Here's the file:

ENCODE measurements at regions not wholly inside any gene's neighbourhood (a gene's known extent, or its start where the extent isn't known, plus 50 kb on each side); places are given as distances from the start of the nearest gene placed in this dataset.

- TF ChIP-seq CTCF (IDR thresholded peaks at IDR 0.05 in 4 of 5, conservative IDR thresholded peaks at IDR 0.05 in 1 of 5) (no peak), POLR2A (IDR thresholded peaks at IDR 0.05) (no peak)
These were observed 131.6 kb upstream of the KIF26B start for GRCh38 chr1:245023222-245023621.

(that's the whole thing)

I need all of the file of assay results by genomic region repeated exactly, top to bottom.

ENCODE measurements at regions not wholly inside any gene's neighbourhood (a gene's known extent, or its start where the extent isn't known, plus 50 kb on each side); places are given as distances from the start of the nearest gene placed in this dataset.

- TF ChIP-seq CTCF (IDR thresholded peaks at IDR 0.05 in 4 of 5, conservative IDR thresholded peaks at IDR 0.05 in 1 of 5) (no peak), POLR2A (IDR thresholded peaks at IDR 0.05) (no peak)
These were observed 131.6 kb upstream of the KIF26B start for GRCh38 chr1:245023222-245023621.